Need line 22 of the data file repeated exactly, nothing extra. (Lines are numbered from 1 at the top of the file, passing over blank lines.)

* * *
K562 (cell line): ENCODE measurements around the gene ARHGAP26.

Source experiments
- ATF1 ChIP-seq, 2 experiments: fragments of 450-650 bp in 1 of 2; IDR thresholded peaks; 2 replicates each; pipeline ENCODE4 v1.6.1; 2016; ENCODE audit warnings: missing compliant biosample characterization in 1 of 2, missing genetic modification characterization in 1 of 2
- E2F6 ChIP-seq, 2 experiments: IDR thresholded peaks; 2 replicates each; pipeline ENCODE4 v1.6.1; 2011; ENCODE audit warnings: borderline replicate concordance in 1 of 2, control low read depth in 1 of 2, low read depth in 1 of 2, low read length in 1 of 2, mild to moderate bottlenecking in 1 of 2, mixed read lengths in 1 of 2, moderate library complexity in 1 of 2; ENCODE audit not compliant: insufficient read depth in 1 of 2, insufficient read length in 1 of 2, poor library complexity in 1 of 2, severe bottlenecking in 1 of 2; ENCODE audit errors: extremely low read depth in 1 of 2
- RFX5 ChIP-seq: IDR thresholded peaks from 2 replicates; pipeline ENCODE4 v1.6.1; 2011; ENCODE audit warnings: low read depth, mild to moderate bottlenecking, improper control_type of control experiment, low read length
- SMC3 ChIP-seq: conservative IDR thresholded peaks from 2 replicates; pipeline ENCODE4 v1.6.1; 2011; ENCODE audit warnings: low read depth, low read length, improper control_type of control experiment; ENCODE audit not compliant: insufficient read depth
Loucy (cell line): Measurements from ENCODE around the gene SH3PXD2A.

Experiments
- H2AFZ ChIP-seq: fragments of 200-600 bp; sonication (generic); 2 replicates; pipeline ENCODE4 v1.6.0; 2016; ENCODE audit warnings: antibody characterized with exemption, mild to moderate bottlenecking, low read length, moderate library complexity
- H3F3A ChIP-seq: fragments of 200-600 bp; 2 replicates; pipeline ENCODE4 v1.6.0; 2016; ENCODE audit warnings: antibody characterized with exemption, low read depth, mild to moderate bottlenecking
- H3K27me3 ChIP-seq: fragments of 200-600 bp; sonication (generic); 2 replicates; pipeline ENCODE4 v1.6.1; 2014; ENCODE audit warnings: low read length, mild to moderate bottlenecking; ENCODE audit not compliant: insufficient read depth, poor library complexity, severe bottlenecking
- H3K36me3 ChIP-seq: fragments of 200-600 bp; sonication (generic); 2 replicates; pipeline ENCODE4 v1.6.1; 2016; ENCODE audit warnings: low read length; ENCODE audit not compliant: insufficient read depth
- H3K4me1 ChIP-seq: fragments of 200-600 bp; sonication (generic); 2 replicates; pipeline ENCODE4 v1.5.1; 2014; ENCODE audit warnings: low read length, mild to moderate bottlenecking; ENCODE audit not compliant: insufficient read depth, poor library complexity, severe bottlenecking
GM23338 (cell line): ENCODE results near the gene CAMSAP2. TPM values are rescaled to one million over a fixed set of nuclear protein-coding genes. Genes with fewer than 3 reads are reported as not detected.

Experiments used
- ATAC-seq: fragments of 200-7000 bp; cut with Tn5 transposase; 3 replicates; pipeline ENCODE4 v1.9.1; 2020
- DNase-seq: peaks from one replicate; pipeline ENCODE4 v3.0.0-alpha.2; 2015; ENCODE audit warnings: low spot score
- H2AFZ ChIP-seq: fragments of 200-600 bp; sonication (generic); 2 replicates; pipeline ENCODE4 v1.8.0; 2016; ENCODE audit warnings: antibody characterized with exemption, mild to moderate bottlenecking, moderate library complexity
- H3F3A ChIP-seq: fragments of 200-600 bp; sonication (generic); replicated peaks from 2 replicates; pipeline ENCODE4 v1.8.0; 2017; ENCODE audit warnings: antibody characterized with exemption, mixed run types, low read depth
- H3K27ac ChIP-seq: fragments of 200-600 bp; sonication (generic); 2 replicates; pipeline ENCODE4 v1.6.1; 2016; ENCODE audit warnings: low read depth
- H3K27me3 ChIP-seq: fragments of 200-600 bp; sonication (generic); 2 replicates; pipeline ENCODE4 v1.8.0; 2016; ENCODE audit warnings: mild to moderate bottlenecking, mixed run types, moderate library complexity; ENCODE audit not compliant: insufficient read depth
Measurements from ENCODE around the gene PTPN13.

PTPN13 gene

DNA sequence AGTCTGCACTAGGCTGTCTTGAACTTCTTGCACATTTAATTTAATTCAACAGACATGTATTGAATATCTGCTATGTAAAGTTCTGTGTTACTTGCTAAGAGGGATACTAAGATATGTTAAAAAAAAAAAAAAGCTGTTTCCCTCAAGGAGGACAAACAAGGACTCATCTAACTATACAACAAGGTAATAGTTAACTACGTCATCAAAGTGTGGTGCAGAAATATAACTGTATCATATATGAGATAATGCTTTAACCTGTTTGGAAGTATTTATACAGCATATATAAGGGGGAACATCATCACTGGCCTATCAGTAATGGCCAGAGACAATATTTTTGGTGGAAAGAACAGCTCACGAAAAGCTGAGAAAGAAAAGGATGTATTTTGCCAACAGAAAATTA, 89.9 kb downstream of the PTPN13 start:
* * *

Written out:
Measurements from ENCODE around the gene PTPN13.